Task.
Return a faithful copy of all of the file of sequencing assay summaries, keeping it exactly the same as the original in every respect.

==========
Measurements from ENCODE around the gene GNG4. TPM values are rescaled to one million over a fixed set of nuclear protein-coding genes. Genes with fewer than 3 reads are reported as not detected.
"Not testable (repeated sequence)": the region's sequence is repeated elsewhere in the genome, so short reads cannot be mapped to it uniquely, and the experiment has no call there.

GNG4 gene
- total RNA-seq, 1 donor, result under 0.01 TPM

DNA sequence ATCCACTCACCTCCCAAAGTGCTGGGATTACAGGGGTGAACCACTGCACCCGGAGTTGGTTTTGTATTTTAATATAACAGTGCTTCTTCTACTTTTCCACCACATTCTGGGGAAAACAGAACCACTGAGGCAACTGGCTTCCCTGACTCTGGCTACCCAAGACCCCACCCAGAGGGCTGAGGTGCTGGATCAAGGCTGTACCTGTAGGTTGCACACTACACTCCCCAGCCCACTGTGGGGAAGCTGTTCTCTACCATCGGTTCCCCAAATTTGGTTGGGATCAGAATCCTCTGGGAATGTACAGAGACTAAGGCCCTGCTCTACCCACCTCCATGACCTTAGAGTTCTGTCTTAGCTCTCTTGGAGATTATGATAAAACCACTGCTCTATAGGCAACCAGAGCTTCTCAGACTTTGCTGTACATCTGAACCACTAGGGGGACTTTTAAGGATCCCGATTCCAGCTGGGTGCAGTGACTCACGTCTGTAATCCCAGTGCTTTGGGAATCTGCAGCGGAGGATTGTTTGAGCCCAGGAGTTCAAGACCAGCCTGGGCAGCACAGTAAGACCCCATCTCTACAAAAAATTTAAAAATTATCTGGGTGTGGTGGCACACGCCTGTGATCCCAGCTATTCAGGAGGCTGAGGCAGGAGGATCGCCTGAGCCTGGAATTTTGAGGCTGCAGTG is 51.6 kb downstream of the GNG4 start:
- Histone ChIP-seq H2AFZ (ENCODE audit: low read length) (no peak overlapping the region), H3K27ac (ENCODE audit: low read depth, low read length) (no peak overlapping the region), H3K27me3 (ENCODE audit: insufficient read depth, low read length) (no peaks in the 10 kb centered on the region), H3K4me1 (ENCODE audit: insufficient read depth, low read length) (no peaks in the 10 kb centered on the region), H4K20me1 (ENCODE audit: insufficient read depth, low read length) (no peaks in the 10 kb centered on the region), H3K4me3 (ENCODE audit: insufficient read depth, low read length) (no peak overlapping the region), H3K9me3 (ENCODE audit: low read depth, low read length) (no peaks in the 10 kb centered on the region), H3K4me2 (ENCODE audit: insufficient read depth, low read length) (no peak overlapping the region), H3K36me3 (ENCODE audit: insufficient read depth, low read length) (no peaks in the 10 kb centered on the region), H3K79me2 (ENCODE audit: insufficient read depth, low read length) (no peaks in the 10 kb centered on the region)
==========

Measurements from ENCODE around the gene GNG4. TPM values are rescaled to one million over a fixed set of nuclear protein-coding genes. Genes with fewer than 3 reads are reported as not detected.
"Not testable (repeated sequence)": the region's sequence is repeated elsewhere in the genome, so short reads cannot be mapped to it uniquely, and the experiment has no call there.

GNG4 gene
- total RNA-seq, 1 donor, result under 0.01 TPM

DNA sequence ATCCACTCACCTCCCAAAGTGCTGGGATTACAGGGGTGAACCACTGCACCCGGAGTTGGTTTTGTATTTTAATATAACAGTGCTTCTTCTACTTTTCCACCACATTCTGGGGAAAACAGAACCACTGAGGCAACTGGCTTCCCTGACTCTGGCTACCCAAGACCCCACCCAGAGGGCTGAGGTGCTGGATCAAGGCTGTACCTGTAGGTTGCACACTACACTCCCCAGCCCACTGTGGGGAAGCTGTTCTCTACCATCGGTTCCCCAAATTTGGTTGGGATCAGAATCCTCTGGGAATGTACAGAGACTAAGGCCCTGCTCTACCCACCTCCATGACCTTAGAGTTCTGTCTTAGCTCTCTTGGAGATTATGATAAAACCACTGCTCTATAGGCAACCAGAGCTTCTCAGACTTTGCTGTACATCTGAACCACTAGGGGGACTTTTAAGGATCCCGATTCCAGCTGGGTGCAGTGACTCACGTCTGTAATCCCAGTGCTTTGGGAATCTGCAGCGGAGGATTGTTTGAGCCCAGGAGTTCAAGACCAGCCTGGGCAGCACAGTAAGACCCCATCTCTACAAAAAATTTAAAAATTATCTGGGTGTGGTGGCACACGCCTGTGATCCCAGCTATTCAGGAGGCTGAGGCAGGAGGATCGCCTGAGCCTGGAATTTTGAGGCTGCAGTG is 51.6 kb downstream of the GNG4 start:
- Histone ChIP-seq H2AFZ (ENCODE audit: low read length) (no peak overlapping the region), H3K27ac (ENCODE audit: low read depth, low read length) (no peak overlapping the region), H3K27me3 (ENCODE audit: insufficient read depth, low read length) (no peaks in the 10 kb centered on the region), H3K4me1 (ENCODE audit: insufficient read depth, low read length) (no peaks in the 10 kb centered on the region), H4K20me1 (ENCODE audit: insufficient read depth, low read length) (no peaks in the 10 kb centered on the region), H3K4me3 (ENCODE audit: insufficient read depth, low read length) (no peak overlapping the region), H3K9me3 (ENCODE audit: low read depth, low read length) (no peaks in the 10 kb centered on the region), H3K4me2 (ENCODE audit: insufficient read depth, low read length) (no peak overlapping the region), H3K36me3 (ENCODE audit: insufficient read depth, low read length) (no peaks in the 10 kb centered on the region), H3K79me2 (ENCODE audit: insufficient read depth, low read length) (no peaks in the 10 kb centered on the region)